The Court reassuringly added that the affidavits and the statement made on behalf of the Union of India should clearly dispel notions harboured by the Jamiat-e-Ulema-e-Hind and the Muslim Personal Law Board.  The Court added that the Court had not in Sarla Mudgal’s case issued any direction (emphasis supplied) for the enactment of a common civil code.

Then came Ashutosh Gupta vs State of Rajasthan & others 2002 (4) SCC 34 at para 6) where it was held (in the context of Article 14) that the concept of equality before law does not involve the idea of absolute equality among all, which may be a physical impossibility. All that Art. 14 guarantees is the similarity of treatment and not identical treatment.

Equality before the law means that among equals the law should be equal and should be equally administered and that likes should be treated alike. Equality before the law does not mean people with differences shall be treated as if they were the same.

In (2002) 7 SCC 368 at paras 31, 56, 84 and 97, Ms. Aruna Roy & others vs. Union of India & others, the Court said “religion is the foundation for value based survival of human beings in a civilised society.  The force and sanction behind civilised society depends upon moral values.”  The importance of religion in regulating human conduct stands recognised.  Denuded of its constitutionally guaranteed practices, can religion remain religion? And who and with what intent are seeking to “do away with” religion-based laws?

In TMA Pai Foundation and others Vs. State of Karnataka & others (2002) 8 SCC 481 (eleven Judges) it was noted that regarding Article 27 of the International Covenant on Civil and Political Rights 1966, the Human Rights Committee in its general comment adopted on 6-4-1994 stated the article establishes and recognises the right that is conferred on individuals belonging to minority groups and which is distinct from, and additional to, all the other rights which, as individuals in common with everyone else, they are already entitled to enjoy under the covenant.  (Art.27, ICCPR : in those states in which ethnic religious or linguistic minorities exist, persons belonging to such minorities shall not be denied the right, in community with other members of their group to enjoy their own culture, to profess and practice their own religion or to use their own language.)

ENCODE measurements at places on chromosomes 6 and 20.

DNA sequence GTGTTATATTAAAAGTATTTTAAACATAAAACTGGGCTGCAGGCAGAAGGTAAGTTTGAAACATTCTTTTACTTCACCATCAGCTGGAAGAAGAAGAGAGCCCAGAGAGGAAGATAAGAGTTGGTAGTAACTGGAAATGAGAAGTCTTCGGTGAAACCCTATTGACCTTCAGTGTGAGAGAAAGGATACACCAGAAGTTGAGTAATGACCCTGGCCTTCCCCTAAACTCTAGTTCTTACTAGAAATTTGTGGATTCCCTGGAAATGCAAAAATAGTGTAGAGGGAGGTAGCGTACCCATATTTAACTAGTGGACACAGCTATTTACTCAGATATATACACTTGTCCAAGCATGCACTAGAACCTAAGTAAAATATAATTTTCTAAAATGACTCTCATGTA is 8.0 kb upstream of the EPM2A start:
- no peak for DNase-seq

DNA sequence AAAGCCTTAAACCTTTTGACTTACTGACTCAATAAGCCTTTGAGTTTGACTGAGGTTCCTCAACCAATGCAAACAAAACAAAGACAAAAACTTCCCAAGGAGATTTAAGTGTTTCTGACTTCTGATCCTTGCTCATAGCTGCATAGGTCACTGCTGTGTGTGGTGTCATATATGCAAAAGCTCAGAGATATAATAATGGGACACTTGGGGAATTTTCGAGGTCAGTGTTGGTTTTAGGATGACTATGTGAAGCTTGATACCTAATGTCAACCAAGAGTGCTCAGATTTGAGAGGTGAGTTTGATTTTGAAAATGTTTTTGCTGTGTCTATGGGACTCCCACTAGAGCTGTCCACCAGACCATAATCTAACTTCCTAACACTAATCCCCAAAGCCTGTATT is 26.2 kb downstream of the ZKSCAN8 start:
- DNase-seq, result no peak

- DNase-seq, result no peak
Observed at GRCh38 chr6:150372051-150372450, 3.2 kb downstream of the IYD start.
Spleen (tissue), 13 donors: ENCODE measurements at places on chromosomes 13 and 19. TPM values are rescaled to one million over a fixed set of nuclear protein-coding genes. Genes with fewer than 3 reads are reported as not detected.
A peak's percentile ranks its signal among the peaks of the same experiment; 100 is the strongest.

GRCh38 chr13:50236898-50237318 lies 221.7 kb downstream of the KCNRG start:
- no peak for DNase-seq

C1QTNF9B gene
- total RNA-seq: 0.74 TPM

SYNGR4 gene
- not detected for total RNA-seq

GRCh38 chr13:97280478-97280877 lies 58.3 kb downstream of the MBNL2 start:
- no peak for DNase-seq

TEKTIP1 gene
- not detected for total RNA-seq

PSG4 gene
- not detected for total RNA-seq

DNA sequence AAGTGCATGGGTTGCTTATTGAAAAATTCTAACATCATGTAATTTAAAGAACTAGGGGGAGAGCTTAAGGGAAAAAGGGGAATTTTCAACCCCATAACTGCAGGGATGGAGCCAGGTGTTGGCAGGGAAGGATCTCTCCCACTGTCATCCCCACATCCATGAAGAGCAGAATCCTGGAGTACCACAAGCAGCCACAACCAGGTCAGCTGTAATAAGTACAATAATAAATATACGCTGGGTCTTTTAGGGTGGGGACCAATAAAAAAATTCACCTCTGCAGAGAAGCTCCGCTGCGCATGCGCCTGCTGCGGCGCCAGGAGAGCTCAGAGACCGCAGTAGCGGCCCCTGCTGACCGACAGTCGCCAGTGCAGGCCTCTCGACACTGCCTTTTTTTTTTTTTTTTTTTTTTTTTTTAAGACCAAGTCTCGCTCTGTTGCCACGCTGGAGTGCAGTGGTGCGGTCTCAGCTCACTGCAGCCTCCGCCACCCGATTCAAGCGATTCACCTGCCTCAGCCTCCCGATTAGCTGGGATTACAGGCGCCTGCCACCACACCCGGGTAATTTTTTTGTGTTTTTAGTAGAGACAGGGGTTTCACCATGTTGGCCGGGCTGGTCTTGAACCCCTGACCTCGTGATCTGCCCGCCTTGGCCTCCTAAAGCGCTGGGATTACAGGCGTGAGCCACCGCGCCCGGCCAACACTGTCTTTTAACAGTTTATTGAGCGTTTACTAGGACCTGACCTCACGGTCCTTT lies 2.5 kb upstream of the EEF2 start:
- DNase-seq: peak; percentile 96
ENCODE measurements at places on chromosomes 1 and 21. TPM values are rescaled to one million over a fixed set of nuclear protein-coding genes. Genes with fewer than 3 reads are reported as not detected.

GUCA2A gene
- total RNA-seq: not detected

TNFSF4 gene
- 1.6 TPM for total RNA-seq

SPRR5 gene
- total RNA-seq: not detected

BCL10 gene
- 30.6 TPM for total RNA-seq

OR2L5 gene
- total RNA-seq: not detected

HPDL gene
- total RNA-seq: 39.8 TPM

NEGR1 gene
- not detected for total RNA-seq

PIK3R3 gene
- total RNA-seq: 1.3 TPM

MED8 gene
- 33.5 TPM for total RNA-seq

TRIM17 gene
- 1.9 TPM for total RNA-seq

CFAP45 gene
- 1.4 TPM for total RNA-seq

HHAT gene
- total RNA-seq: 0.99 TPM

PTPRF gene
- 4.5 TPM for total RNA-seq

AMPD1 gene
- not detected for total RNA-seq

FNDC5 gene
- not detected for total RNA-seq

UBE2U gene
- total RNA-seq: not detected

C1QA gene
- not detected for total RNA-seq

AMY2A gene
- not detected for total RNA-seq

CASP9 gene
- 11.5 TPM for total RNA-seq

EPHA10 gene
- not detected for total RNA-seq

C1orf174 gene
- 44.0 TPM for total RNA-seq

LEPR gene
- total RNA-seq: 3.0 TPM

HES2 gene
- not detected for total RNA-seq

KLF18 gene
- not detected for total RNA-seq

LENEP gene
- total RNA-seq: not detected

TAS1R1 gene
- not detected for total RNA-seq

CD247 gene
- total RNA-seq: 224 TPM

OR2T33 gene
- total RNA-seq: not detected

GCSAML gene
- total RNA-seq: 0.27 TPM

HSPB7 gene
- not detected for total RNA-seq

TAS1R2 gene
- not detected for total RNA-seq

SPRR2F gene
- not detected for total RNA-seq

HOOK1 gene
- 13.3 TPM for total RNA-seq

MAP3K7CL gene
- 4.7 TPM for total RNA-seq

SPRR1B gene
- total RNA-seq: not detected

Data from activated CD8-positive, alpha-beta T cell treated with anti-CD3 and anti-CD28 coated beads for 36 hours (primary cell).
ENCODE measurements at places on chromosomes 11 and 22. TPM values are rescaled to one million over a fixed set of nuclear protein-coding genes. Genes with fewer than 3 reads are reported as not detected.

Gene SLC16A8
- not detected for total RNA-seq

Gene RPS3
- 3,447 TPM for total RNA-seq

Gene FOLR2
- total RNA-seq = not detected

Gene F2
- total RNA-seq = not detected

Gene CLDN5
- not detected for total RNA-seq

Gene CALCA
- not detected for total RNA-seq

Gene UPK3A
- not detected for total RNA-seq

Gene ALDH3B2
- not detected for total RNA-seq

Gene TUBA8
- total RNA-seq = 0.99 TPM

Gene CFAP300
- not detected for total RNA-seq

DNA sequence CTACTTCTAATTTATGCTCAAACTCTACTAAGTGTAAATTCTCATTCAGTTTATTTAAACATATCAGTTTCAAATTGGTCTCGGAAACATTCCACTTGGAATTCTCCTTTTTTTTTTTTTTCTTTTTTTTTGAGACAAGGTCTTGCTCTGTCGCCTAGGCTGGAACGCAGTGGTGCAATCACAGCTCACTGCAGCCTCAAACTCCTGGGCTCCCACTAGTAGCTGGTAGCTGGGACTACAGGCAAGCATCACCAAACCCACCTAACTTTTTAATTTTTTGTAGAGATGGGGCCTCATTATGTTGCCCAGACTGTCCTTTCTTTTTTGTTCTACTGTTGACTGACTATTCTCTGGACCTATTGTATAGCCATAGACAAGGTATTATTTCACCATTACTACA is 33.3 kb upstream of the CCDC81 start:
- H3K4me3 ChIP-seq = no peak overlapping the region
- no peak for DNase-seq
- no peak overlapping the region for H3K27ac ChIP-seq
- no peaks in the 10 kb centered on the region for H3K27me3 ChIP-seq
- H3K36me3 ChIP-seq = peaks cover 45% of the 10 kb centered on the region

The Court explained that rights conferred on linguistic or religious minorities are not in the nature of privilege or concession, but their entitlement flows from the doctrine of equality which is the realde facto equality.  Equality in law precludes discrimination of any kind, whereas equality in fact may involve the necessity of different treatment in order to attain a result that establishes equilibrium and parity.

International treaties have been held to be enforceable by law, and one can have the anomalous situation of a Constitutional Directive Principle of State Policy being not enforceable by any Court, and yet the very same provision be found to be enforceable in another garb, as a provision in a treaty signed or ratified by our country: an Indian Court could find itself unable to enforce a provision of the Indian Constitution, and yet able to do precisely what that directed, by decreeing enforcement of a treaty obligation.

Constitution, 5th Schedule, Item 5, says (1) notwithstanding anything in this Constitution the Governor may … direct that any particular Act of Parliament or Legislature of the State shall not apply to a Scheduled Area or any part thereof … or shall apply … subject to such exceptions and modifications as he may specify …

(3) In making any such regulations … the Governor may repeal or amend any Act of Parliament or of the Legislature of the State or any existing law which is for the time being applicable to the area in question (effective after Presidential assent).

Thus we learn from the Constitution that we can effectively have areas where even a “common” civil code does not apply even in parts of India.  Diversity of laws, it seems, is very much a part of the Constitution!

Jai Hind.

Shafeeq R. Mahajir is a well-known lawyer based in Hyderabad